Question 4

Do you used gaming, as an intervention/treatment? If so how and why?

Question 5

How might an occupational therapist work with someone who’s gaming behaviour pattern is of sufficient severity to result in significant impairment occupational functioning?

Question 6 

On the whole do you feel Gaming is a meaningful or damaging occupation?

Ref 

https://www.who.int/features/qa/gaming-disorder/en/

POST CHAT

Host: Rachel Booth @OT_rach

Support on OTalk account: @Colourful_OT

Online Transcript

#OTalk Healthcare Social Media Transcript March 19th 2019

The Numbers

980.895K Impressions
323 Tweets
29 Participants
162 Avg Tweets/Hour
11 Avg Tweets/Participant

#OTalk Participants

Data for #OTalk can be up to 15 minutes delayed

 

12th March #OTalk –   Mental Health Occupational Therapy outcomes in clinical practice and how to measure them.

This Tuesday  Emma Hall, Mary Birken, Mandy Graham and Sophie Faulkner host  #OTalk –   Mental Health Occupational Therapy outcomes in clinical practice and how to measure them.

Measuring the outcomes of mental health occupational therapy interventions is vital to demonstrate changes or improvements for people using our services, and the contribution of occupational therapy in meeting the objectives of clinical services, and assuring quality.

HCPC state in their standards of proficiency for occupational therapists, that they must:

“be able to evaluate intervention plans using recognised outcome measures and revise the plans as necessary in conjunction with the service user” (HCPC, 2013)

Despite this, there are no recent published papers regarding mental health occupational therapy outcome measurement in the last five years, to guide best practice. Studies indicate that  outcome measurement is not routine practice (Birken, Couch and Morley, 2018; Morley, 2014). There is debate over which outcomes should we measure in occupational therapy clinical practice in mental health. How do we ensure outcome measurement tools used are meaningful and important to those using the service and the service?

This Otalk aims to generate discussion about what outcomes of occupational therapy interventions in mental health are important to service users and the clinical services, and how we should measure these and report these.

1) Why is it important to measure outcomes within occupational therapy?

2) What are the challenges to using outcome measures within mental health practice?

3)What outcome measures are you currently using?

4) How can we ensure that outcome measurement is client centred and meaningful?

5)How can we  demonstrate  that occupational therapy outcomes contribute to the service objectives?

References:

Birken, M., Couch, E. and Morley, M. (2017) Barriers and facilitators of participation in intervention research by mental health occupational therapists British Journal of Occupational Therapy 80 (9): 568-572.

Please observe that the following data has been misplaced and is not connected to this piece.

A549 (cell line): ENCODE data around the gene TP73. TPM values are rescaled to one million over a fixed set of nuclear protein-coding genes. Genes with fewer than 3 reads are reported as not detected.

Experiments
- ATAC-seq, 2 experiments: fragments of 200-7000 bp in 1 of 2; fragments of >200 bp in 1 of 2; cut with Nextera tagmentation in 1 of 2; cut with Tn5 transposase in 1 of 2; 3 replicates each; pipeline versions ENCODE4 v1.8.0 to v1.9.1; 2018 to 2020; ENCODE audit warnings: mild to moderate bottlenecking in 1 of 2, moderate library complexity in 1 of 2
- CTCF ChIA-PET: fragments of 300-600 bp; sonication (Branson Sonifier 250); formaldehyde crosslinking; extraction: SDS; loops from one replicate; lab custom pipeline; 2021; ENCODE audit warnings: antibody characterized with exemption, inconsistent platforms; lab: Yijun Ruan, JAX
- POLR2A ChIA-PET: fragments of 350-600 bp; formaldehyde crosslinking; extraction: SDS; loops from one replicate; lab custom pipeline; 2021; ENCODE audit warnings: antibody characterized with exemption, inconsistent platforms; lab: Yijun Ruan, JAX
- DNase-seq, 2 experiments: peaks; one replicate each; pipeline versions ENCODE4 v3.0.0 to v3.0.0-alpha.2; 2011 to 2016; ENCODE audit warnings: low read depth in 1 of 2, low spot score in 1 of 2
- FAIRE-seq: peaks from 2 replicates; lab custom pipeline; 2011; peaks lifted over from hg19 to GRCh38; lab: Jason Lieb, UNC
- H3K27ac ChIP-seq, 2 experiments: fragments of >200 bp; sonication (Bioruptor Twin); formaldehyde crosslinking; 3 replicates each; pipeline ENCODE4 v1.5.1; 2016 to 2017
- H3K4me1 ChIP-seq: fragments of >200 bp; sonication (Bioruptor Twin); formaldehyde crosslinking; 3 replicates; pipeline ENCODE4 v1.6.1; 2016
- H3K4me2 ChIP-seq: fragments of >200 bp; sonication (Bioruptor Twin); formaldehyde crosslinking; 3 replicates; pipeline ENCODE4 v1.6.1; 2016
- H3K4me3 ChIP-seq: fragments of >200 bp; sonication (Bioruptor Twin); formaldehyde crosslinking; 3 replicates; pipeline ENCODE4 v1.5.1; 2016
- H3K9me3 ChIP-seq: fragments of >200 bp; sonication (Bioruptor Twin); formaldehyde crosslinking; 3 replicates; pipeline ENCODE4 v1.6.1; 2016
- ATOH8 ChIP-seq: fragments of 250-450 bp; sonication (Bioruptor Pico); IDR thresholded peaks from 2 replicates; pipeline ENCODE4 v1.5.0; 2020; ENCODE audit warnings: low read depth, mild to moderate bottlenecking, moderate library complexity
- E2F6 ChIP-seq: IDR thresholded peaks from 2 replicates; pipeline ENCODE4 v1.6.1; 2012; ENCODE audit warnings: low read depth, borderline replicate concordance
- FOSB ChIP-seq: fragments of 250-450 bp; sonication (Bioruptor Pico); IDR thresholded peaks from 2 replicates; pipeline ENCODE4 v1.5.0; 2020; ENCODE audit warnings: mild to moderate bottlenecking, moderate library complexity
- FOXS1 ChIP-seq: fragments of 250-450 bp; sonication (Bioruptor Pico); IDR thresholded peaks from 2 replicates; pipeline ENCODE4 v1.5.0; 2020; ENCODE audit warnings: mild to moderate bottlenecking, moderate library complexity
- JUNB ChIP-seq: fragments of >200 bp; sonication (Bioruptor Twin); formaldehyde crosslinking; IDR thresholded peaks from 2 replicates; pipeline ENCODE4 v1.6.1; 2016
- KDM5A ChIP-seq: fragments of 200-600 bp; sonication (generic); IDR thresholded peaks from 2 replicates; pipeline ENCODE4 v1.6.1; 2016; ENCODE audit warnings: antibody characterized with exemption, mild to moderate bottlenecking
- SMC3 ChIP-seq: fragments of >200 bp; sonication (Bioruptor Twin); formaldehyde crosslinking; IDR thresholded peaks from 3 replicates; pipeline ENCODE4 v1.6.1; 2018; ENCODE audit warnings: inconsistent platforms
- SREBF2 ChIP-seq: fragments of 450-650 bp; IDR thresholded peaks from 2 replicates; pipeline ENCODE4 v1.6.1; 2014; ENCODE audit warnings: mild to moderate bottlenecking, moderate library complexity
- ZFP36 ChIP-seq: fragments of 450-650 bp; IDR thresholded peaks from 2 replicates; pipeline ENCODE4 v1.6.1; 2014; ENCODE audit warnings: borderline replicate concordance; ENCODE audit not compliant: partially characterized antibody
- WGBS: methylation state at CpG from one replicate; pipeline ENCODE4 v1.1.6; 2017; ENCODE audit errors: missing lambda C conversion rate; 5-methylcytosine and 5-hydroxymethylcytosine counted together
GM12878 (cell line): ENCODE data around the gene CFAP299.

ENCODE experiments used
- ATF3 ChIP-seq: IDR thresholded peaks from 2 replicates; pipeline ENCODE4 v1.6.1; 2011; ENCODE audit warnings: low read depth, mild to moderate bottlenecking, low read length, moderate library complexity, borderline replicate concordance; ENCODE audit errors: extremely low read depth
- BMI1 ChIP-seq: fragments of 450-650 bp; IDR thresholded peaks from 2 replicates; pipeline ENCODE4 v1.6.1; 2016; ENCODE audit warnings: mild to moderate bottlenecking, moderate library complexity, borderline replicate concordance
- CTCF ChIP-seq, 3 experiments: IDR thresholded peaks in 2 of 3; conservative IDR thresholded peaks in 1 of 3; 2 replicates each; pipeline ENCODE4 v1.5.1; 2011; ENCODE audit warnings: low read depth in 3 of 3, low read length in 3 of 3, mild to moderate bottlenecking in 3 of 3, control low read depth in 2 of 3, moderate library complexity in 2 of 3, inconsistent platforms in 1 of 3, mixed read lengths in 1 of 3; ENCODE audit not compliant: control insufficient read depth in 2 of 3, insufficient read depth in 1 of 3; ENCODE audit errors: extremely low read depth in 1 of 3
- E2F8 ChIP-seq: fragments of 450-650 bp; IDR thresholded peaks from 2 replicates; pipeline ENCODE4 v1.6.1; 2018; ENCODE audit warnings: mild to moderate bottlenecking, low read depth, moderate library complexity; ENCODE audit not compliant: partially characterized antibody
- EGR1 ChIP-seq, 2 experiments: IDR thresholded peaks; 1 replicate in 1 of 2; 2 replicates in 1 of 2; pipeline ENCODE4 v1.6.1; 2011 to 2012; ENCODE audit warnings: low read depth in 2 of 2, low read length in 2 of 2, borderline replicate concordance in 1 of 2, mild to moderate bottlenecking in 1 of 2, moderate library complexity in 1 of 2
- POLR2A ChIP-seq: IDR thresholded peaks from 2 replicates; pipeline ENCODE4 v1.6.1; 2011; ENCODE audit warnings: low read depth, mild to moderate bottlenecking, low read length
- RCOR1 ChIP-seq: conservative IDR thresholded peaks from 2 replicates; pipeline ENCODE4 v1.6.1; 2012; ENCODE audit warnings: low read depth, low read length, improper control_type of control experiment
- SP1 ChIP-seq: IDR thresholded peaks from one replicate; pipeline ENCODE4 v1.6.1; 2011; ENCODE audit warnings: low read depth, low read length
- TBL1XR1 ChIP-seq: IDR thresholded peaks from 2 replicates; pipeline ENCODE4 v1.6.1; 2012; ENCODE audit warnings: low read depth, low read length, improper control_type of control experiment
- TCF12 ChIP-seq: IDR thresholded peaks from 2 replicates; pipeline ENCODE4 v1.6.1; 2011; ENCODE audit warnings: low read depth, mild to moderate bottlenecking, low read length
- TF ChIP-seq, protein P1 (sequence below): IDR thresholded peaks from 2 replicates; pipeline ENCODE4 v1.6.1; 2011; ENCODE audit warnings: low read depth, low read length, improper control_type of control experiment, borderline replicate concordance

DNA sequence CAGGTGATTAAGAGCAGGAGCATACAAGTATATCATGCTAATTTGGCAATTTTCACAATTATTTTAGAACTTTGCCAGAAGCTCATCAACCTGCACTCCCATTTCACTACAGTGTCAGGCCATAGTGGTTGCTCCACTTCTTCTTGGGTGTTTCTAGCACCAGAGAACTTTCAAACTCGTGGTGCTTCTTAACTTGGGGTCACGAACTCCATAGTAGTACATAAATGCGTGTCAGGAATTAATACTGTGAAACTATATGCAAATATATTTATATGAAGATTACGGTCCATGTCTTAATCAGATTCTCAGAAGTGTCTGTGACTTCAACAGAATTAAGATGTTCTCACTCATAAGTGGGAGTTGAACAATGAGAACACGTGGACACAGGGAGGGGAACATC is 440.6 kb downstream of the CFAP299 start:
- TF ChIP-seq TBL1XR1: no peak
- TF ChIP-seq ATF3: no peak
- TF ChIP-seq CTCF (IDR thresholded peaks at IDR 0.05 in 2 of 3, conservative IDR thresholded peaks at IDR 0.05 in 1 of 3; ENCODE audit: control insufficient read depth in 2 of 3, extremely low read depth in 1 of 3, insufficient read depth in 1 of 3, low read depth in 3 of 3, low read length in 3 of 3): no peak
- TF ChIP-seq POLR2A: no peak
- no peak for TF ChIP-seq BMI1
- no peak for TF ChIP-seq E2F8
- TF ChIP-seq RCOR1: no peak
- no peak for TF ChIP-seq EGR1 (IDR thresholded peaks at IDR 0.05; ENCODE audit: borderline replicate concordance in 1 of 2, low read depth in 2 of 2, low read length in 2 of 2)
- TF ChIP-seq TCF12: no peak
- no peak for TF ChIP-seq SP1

Health and Care Professions Council (2013) The standards of proficiency for occupational therapists.

Morley, M. (2014) Evidencing What Works: Are Occupational Therapists Using Clinical Information Effectively? British Journal of Occupational Therapy 77 (12) 601-604.

 

Post Chat

Host: Emma Hall, @Emm_OT  Mary Birken, @MaryBirken Mandy Graham @MandyGrahamOT and Sophie Faulkner @sleepOTsophie

Support on the OTalk account: Gill @gilliancrossley

Online Transcript

#OTalk Healthcare Social Media Transcript March 12th 2019

 

1.578M Impressions
460 Tweets
79 Participants
18 Avg Tweets/Hour
Avg Tweets/Participant

#OTalk Participants

#OTalk 29th January 2019 – What drivers and barriers affect final transition point of final year student to newly qualified occupational therapists?

This week Emma (@emmaspellmanOT) wants some help with her PhD research:

I am an Occupational Therapy lecturer, PhD student and volunteer member of the Royal College of Occupational Therapists (RCOT) North West Regional Committee.

Since my own BSc study in occupational therapy, I’ve been interested in what drivers and barriers affect that final transition point of final year student to newly qualified occupational therapists.  Subsequently I’m currently doing doctoral research into this subject which will build on current research that indicates factors of professional socialisation, knowledge/skills acquisition and teaching/learning styles/behaviours. There is a gap in the current UK literature which is the combination of voices of student, educator and lecturer.

Questions for consideration:

Question 1: What does being ‘prepared for practice’ mean to you?

Question 2: Who is involved in preparing students to be able to practice and please give an example if you can?

Question 3: How you have successfully achieved preparedness for practice as a student or how you might have helped a student achieve this?

Question 4: What key challenges or barriers do you feel there are to a final year occupational therapy student feeling prepared for practice?

Question 5: What else could be done to improve preparing students to practice?  

Participation in this OTalk chat doesn’t make you a research participant in my study. However, please would you consider my using your tweets for analysis of the OTtalk transcript?  If you do consider this, please be assured of anonymity.  Those among you familiar to OTalk will know that you can choose anonymity if you wish. You might already protect your own anonymity on your twitter accounts and you can protect your tweets from whomever you wish.   I will ensure anonymity in the write up of the pilot study. There is a possibility of participants being identifiable from any quotes used within the final write up of the research, however, care will be taken within this to remove any identifiable information, including the use of pseudonyms and omitting any organisational information that may be included.

For those that may consider allowing me to use their tweets for my doctoral study, please view the documents linked below: